By: Cassidy Martenson
Co-Editor-Chief / Community Outreach Specialist
TRIGGER WARNING: SEXUAL ASSAULT
November is Sexual Assault Awareness month. According to RAINN, 13% of all students experience rape or sexual assault through physical force, violence, or incapacitation. It is the role of the campus community to create a system that supports survivors and speaks out against sexual assault.
Students, faculty and staff at IU South Bend are doing their part this month and year-round to raise awareness about sexual assault in the community. Students from the Honors Program worked to share information about reporting sexual assault last week by tabling in front of the SAC.
“If we can break the silence and stigma around gendered violence, we can create a culture where survivors are supported, not blamed,” Catherine Borshuk, Assistant Director of the Honors Program and Professor of Psychology, said. In many cases, the assaults go unreported and the perpetrator never faces punishment.
There are many places on campus that help survivors report their assaults and support them through the process of recovery and even prosecution. The IU South Bend Police Department, Student Counseling Center and Title IX Office work together to meet the needs of the victims.
“Everybody is focused on the victim and the victim’s needs. From a police perspective, we want prosecution, but we will not force that if the victim does not want it,” Kurt Matz, IU South Bend Chief of Police, said.
Whether the survivor needs counseling or wants to seek prosecution, the goal of the department is to meet the survivor’s individual needs. The department works closely with the Special Victims Unit (SVU) in South Bend and the prosecutor’s office in St. Joe County to provide victims with the best support possible.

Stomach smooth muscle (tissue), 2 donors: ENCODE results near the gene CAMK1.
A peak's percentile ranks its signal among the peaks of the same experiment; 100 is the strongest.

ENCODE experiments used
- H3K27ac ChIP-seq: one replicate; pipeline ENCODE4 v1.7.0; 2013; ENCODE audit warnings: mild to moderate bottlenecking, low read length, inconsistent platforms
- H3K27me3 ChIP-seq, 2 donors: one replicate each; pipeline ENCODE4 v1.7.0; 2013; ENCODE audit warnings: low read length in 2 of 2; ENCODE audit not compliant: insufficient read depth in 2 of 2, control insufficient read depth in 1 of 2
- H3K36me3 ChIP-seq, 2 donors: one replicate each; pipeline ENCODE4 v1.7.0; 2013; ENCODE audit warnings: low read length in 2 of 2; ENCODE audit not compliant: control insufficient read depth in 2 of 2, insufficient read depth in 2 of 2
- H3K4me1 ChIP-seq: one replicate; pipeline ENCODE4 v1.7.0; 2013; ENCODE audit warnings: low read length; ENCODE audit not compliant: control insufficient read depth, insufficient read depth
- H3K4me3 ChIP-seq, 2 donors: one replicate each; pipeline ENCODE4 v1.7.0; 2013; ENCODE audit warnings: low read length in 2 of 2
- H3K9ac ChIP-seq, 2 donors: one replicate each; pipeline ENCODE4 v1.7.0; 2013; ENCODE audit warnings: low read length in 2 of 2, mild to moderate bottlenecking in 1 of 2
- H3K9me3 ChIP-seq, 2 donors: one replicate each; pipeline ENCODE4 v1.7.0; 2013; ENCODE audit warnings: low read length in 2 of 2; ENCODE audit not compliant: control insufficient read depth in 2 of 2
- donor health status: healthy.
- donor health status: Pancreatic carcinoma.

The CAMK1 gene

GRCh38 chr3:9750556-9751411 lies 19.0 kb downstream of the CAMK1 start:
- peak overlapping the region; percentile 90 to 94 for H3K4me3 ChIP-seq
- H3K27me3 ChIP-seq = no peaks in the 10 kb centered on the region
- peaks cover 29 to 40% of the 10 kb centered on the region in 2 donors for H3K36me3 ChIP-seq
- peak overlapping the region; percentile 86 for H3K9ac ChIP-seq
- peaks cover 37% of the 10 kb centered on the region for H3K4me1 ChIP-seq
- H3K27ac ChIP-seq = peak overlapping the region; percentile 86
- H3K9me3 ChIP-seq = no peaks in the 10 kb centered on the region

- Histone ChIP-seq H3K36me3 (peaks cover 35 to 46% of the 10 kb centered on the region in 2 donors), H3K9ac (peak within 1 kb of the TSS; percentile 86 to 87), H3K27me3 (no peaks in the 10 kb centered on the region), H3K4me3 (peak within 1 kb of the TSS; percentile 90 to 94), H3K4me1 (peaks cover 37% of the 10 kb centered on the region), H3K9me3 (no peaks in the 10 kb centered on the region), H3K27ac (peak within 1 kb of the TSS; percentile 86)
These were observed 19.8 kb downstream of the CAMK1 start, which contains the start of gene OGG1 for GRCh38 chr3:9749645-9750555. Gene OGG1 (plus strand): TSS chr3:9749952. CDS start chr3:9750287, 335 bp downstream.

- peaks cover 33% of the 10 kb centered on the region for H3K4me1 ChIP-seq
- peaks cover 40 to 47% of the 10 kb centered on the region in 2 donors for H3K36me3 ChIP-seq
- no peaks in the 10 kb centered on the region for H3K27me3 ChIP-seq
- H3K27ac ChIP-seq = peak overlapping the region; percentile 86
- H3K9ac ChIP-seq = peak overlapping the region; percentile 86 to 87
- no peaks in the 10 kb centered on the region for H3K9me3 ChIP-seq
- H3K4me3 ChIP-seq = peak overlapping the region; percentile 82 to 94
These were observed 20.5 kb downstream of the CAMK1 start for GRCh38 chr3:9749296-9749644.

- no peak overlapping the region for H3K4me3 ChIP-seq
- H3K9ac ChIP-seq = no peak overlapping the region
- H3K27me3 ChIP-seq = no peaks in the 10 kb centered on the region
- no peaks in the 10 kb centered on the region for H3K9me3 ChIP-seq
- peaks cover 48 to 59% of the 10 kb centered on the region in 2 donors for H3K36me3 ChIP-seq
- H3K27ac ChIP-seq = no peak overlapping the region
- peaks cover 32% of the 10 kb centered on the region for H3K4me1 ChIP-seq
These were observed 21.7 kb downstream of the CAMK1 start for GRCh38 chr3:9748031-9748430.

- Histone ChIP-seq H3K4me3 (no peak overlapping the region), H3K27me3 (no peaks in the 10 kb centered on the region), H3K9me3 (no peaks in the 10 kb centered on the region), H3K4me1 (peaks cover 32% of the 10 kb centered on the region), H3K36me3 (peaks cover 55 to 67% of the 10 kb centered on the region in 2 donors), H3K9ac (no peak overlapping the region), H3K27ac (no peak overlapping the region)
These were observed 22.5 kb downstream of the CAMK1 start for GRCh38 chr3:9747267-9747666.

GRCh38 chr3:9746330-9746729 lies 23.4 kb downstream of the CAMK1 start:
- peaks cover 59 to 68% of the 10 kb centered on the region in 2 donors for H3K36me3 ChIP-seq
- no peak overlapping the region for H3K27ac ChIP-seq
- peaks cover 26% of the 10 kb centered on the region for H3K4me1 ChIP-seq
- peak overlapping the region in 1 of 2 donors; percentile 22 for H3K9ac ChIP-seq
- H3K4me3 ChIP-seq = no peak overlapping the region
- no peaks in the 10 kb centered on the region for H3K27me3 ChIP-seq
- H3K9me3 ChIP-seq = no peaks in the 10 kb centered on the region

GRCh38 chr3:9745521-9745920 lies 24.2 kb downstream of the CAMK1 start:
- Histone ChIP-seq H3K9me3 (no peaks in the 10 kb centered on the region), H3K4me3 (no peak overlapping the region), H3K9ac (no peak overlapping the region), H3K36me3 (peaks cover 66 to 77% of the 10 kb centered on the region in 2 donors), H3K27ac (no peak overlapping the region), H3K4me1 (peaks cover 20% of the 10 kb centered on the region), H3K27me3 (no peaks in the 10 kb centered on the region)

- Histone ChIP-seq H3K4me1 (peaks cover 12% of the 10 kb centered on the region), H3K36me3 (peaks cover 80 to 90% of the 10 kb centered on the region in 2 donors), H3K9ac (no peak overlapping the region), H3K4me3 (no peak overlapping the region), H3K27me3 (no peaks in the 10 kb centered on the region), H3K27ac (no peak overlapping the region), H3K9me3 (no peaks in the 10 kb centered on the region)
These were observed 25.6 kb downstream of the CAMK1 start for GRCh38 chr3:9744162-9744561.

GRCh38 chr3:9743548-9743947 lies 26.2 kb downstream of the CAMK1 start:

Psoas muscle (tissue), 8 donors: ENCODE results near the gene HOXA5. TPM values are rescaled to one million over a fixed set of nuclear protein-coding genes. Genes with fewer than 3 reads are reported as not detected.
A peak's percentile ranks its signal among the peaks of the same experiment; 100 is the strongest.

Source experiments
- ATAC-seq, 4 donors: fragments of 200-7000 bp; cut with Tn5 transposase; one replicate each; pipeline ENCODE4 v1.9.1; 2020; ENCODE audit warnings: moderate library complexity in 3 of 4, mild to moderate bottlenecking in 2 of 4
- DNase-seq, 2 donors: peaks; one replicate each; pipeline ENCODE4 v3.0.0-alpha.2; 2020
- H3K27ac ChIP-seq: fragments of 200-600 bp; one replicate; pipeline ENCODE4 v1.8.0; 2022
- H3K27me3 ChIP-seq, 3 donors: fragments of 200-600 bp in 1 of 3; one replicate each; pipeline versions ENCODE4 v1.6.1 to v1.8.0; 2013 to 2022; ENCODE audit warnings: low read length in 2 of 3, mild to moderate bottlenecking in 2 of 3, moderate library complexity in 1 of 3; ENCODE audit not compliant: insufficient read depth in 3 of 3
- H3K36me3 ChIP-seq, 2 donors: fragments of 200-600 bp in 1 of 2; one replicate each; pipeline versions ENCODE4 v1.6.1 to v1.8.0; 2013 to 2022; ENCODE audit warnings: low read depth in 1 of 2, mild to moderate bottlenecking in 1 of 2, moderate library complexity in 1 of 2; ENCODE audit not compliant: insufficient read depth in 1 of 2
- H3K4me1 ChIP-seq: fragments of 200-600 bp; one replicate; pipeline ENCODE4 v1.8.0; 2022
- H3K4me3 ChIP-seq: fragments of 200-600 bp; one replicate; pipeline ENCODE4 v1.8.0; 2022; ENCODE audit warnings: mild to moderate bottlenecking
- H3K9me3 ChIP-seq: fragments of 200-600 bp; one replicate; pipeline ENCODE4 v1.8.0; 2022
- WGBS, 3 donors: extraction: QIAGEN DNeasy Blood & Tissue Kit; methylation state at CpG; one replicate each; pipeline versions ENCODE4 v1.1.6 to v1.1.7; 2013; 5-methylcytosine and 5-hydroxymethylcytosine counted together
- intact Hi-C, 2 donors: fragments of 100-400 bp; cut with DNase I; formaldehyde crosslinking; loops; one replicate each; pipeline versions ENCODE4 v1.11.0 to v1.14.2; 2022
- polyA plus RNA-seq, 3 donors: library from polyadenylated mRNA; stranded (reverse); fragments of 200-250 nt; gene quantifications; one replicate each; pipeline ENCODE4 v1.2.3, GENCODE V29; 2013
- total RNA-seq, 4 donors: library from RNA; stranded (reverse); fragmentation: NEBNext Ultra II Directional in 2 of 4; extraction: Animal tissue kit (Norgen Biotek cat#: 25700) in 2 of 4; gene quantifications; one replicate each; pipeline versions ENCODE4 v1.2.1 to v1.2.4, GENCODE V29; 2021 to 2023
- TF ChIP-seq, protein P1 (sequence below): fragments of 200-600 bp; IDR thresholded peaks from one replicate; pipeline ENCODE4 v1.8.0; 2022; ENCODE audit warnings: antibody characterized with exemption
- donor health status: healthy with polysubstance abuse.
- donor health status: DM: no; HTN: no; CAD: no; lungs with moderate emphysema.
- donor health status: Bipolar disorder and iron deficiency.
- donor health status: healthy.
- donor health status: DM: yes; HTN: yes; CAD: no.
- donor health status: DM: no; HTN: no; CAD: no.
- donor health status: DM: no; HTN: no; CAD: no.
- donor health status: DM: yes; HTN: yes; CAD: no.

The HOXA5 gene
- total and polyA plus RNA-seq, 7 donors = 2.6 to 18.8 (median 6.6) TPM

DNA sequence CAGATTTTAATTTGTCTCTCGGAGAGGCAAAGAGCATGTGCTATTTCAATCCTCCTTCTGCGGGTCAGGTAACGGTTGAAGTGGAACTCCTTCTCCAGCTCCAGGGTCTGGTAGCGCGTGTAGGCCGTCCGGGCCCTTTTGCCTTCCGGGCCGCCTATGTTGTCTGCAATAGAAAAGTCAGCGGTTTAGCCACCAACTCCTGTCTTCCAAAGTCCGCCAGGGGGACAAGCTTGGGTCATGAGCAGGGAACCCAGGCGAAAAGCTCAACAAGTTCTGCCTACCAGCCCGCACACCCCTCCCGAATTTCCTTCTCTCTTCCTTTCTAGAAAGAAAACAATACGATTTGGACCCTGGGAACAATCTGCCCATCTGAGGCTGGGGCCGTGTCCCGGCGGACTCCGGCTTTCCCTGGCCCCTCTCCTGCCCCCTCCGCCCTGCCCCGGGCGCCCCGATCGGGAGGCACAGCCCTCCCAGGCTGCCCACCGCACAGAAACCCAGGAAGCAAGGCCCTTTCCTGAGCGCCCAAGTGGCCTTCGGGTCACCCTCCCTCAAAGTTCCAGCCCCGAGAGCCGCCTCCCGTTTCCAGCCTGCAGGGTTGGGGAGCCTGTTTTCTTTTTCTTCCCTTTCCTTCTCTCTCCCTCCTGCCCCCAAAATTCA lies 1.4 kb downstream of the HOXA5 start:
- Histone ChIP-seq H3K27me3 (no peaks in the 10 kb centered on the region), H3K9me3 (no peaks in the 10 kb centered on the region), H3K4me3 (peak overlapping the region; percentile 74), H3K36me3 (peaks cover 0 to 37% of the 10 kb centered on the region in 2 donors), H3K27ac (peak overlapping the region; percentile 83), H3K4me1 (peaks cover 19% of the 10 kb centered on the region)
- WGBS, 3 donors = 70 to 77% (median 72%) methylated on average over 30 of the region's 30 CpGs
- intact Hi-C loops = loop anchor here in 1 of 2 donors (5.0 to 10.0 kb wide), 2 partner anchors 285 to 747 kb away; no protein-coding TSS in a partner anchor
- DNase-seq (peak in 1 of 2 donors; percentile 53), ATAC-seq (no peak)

Matz states that the first step for any survivor is to tell someone what happened. Whether that is campus police, student services, the counseling center or any other trusted resource.
“IU police are here to make sure the campus is safe and focus on what is best for the students,” Matz said.
The Title IX office and Behavior Intervention Team also stands up to support victims of sexual assault. They are committed to providing resources and support to survivors.
“IU makes every effort to respond to all reports of sexual misconduct in a timely, efficient, and equitable manner. To learn more about how to file a report, what happens after a report is filed, support resources and campus policies, you can visit: stopsexualviolence.iu.edu,” Laura Harlow, Director of Institutional Equity and Inclusive Excellence, said.
For survivors seeking counseling and emotional support, the Student Counseling Center offers free services to students. They can help victims with resource navigation, empowerment, education, negative thought patterns and fear and anxiety.
Students are encouraged to report incidents of sexual assault to the university. Campus police and the university will try to discreetly help the victim. The Behavior Intervention Team at IU South Bend is also tasked with looking into reports of violence in an effort to give survivors the proper resources.
To report an assault or to learn more about resources, visit stopsexualviolence.iu.edu or contact campus police. Survivors seeking counseling can make an appointment with the counseling center by calling 574-520-4125. To contact campus police, dial 4239 from any campus phone or 520-4239 from any other phone.